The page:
The most common symptom alarming the patient is pain (coxalgia). The seat of pain is typically the groin. Pain often spreads along the anterior face of the thigh as far as the knee.
The manner of onset varies with the pathology that causes it. A slow beginning of pain with gradual worsening in an elderly patient suggests the onset of coxarthrosis, while acute pain in a young patient, on the other hand, points to necrosis of the femur head or a femoroacetabular impingement.
Pain caused by the knee joint may be solicited by loading (ambulation) or passive mobilization by the examiner through full excursion of the joint. A pain accompanied by a click or triggered by local pressure, on the other hand, may indicate a problem with the soft tissues surrounding the joint, such as tendons, muscles and bursae.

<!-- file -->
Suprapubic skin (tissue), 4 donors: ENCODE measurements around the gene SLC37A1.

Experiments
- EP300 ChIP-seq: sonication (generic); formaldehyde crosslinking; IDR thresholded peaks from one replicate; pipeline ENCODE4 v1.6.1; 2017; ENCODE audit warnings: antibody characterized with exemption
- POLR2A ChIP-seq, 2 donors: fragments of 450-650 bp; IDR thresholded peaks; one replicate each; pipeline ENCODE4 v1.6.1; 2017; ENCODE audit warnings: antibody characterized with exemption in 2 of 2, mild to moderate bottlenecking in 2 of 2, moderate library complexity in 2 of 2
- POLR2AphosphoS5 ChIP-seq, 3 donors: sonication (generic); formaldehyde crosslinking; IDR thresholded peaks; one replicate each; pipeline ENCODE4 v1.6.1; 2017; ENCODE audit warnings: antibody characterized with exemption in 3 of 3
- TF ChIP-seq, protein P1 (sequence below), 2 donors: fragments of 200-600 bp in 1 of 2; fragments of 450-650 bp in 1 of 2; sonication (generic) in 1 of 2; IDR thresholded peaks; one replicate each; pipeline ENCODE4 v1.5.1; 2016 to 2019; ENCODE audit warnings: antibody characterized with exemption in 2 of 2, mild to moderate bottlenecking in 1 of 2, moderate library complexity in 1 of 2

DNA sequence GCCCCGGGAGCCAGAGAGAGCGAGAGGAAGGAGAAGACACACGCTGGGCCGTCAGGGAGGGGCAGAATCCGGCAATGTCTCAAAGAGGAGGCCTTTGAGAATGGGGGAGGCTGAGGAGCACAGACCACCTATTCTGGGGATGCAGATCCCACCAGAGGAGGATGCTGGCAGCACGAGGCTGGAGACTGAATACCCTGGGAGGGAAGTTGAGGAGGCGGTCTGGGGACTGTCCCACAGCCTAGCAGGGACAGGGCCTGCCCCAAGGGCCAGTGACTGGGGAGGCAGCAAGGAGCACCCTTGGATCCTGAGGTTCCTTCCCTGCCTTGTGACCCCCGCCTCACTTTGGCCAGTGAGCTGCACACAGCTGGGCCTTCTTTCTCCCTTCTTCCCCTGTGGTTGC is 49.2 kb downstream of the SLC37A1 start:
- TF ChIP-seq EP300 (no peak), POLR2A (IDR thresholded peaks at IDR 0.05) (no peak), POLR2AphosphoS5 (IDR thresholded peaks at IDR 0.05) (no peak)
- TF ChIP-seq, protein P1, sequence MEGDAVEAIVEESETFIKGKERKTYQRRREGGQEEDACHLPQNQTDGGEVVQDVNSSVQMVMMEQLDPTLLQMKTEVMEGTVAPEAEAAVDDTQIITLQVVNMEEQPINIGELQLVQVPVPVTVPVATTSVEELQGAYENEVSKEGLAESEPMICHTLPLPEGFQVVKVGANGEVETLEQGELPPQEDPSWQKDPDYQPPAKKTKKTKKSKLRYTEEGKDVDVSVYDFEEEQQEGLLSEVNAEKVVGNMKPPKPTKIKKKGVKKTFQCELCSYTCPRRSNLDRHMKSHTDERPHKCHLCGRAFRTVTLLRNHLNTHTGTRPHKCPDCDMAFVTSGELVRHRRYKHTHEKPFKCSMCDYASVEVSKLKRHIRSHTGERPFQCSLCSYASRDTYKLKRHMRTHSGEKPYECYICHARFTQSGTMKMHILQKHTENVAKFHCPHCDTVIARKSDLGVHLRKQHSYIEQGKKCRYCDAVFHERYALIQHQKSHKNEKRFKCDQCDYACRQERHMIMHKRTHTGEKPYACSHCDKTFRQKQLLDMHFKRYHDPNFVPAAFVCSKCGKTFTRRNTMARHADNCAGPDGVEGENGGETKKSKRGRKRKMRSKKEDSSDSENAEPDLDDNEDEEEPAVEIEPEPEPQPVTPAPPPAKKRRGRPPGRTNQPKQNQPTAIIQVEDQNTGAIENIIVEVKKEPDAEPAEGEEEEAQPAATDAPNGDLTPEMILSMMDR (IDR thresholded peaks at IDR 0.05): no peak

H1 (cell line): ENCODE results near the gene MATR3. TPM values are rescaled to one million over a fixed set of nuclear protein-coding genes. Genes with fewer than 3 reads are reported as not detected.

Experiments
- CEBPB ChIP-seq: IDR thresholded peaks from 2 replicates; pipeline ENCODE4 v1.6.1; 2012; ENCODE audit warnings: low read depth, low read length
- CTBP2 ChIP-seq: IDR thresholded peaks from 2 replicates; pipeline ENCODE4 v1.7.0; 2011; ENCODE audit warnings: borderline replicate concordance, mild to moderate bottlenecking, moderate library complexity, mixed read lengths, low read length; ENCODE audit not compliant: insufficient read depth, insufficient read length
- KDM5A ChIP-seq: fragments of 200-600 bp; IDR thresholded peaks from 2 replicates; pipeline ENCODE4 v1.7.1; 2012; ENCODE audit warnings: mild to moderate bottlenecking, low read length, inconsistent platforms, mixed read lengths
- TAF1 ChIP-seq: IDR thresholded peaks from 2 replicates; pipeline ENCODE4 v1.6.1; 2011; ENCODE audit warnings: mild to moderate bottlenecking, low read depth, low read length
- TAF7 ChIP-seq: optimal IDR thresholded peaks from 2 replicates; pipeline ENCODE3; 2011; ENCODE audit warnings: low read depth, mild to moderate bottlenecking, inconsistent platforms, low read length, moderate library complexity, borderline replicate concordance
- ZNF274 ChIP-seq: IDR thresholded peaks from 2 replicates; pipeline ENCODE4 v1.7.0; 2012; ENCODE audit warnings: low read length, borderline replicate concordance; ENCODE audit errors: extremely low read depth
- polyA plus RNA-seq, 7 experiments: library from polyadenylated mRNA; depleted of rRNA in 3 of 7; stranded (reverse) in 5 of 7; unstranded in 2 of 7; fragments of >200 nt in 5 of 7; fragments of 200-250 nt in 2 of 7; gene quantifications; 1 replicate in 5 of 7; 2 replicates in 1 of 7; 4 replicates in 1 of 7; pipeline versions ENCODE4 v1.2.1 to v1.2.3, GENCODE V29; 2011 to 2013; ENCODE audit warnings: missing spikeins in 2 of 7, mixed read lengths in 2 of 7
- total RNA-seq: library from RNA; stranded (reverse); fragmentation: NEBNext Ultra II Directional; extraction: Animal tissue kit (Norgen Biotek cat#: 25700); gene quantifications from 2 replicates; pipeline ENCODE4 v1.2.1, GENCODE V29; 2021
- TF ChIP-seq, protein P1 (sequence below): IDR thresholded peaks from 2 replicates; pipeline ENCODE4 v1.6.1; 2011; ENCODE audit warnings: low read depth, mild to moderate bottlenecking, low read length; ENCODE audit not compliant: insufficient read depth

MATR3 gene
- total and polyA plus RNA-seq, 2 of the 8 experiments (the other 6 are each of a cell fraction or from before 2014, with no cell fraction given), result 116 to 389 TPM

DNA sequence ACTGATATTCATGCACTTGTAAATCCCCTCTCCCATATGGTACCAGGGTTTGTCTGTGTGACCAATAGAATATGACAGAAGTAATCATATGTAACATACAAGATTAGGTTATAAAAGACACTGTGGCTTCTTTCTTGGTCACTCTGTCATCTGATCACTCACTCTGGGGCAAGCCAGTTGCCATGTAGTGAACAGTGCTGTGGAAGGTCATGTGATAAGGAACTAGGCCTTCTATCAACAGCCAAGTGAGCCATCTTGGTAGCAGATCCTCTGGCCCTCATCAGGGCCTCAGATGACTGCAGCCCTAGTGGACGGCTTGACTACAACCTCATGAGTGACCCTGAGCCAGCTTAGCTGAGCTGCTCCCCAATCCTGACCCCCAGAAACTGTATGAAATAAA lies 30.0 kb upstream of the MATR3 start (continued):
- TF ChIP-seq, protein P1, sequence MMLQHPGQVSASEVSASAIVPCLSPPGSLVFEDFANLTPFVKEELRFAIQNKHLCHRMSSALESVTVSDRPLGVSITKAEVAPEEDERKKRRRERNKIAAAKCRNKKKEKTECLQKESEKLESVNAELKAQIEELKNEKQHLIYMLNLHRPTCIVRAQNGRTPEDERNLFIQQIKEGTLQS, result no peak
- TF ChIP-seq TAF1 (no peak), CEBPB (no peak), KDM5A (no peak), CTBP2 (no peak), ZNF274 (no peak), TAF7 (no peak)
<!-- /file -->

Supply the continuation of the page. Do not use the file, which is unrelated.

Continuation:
Pain may often be accompanied by limping, in this case called an “antalgic limp”,caused by the patient’s efforts to avoid pain by minimizing the time the leg with the painful hip rests on the ground. Such effort produces asymmetry of gait because the “sick” limb is in contact with the ground for less time than the healthy one.
Less common is rigidity, often due to severe consumption of the articular surface and the onset of calcification diminishing articular excursion.
- 1. Flanum ME, Keene JS, Blankenbaker DG, DeSmet AA. Arthroscopic treatment of the painful “internal” snapping hip. Am J Sport Med 35: 770-778, 2007
- Ilizaliturri VM, Chaidez C, Villegas P, Briseno A, Camacho-Galindo J. Prospective randomized study of 2 different techniques for endoscopic iliopsoas tendon release in the treatment of internal snapping hip syndrome. Arthroscopy 25, 2: 159-163, 2009